The International Ecotourism Society defines ecotourism as "responsible travel to natural areas that conserves the environment and improves the well-being of the local people." While the industry receives constant praise for its efforts in promoting sustainable practices and contributing much-needed foreign dollars to some of the world's poorest areas, some question its total benefit.
Compromising of land
Converting undeveloped land into profitable space for tourism is one disadvantage. National parks and wilderness areas may be compromised by an influx of tourists.
Residents may leave
Ecotourism may displace some local residents. They either won't be able to afford to stay, or they may be forced by developers to leave.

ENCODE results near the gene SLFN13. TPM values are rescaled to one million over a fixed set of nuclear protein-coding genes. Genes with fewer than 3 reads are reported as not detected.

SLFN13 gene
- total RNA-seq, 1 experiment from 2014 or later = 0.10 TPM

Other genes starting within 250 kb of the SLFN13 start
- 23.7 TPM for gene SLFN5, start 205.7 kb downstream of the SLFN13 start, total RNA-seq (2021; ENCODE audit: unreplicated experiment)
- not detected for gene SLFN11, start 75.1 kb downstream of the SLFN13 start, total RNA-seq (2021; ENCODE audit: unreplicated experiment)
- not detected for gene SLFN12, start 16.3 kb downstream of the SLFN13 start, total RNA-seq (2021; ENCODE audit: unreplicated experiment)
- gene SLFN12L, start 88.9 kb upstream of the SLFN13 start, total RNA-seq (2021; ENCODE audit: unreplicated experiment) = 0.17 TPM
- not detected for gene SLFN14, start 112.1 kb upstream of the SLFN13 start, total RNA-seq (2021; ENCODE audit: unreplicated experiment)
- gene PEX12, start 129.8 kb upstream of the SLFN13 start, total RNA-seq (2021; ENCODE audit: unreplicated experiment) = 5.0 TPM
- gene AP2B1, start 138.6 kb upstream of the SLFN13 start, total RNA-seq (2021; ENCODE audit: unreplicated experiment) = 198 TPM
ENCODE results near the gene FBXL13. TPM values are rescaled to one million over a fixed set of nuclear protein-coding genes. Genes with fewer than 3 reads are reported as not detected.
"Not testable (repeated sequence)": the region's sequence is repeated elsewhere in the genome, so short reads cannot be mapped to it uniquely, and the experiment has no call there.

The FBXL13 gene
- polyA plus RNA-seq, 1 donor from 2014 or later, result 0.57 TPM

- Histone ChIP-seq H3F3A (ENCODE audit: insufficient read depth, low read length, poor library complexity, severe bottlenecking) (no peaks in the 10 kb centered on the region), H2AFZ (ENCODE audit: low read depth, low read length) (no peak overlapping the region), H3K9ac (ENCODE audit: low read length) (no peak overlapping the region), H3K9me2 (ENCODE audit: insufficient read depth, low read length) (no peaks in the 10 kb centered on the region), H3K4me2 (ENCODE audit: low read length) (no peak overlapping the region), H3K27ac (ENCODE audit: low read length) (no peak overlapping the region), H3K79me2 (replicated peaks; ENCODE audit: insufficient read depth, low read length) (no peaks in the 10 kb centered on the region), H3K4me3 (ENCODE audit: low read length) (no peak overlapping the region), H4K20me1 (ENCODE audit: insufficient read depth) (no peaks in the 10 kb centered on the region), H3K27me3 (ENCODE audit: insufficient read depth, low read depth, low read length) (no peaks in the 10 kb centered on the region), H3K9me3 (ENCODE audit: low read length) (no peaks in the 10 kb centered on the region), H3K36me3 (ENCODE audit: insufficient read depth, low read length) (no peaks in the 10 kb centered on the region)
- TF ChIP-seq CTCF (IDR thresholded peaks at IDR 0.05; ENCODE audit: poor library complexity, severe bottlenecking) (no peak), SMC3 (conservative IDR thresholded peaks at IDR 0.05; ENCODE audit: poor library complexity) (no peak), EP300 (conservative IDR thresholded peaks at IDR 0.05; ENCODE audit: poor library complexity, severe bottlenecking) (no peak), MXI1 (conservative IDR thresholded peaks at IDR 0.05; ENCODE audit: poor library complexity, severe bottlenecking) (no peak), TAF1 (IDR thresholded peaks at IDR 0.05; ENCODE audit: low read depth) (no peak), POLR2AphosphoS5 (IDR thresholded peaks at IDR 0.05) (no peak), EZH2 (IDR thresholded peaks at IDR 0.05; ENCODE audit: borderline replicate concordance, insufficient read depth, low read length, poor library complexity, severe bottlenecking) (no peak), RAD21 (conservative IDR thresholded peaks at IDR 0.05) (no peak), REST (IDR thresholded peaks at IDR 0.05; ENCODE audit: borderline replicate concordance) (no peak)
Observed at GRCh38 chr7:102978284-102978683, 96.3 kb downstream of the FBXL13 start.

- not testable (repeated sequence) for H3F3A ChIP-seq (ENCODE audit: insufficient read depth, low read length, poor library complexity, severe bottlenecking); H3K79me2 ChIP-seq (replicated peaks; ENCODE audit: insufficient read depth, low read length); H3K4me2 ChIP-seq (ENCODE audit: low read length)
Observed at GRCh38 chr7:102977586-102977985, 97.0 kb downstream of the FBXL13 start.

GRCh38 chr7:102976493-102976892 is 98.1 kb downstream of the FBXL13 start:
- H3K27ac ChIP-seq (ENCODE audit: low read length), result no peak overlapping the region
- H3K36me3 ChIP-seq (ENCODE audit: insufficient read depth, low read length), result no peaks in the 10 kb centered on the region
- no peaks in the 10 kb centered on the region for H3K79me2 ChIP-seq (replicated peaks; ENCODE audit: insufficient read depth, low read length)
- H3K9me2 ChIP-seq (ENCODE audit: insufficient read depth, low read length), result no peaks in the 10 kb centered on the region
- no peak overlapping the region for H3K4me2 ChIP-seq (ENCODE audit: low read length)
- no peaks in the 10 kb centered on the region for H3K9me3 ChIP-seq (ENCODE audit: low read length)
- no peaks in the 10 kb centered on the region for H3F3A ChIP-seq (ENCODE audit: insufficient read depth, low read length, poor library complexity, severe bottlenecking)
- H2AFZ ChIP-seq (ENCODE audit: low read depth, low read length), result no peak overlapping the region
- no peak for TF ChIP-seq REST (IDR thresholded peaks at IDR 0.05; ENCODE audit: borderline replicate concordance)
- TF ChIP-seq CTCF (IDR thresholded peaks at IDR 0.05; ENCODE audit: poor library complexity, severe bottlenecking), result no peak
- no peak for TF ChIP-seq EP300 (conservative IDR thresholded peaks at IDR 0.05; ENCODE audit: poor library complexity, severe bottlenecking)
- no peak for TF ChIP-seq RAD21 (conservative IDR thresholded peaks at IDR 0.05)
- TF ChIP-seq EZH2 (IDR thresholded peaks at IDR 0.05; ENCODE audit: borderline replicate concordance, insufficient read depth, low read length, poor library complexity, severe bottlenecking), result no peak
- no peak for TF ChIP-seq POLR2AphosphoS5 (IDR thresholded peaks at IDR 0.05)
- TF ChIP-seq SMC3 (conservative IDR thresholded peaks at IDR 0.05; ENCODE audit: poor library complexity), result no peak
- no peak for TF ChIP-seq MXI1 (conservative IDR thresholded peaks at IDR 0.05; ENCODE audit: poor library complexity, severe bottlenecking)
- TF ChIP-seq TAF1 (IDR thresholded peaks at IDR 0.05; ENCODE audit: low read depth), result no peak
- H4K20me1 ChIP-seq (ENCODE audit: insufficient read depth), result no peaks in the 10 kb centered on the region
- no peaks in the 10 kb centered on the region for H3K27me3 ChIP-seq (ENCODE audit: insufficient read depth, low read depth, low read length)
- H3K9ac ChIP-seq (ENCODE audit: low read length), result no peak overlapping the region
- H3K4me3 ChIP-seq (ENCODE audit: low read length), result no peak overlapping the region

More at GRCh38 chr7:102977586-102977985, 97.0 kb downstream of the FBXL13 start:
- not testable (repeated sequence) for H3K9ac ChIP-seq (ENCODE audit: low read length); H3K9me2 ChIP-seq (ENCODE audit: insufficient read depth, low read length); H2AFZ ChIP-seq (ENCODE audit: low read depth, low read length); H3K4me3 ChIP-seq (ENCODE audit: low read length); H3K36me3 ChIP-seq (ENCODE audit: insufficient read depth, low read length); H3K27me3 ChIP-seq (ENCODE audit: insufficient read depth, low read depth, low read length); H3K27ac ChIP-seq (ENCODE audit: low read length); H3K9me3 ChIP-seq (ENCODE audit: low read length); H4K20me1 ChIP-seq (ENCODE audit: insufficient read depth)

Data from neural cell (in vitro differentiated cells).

The industry of ecotourism attracts upper-class, urban tourists who may not be culturally sensitive and may alienate the local residents.
Lack of income prospects
Ecotourism jobs for local residents often don't pay well. And profits may spill into other nations' pockets as wealthy investors gain from the success of an ecotourism project.
Ecotourism is susceptible to catastrophic downfalls, such as those that could come from worldwide economic instability. Tourism dollars that poor, foreign governments grow to depend on could easily disappear.
Article Written By Laura Andrew
Laura Andrew began writing for community publications while in school in 2002. She has worked as a staff reporter for newspapers across the country, with work appearing in the "Columbia Missourian," "The Virginian-Pilot" and the "Belleville News-Democrat." She graduated from the University of Missouri in 2006 with dual degrees in journalism and Spanish.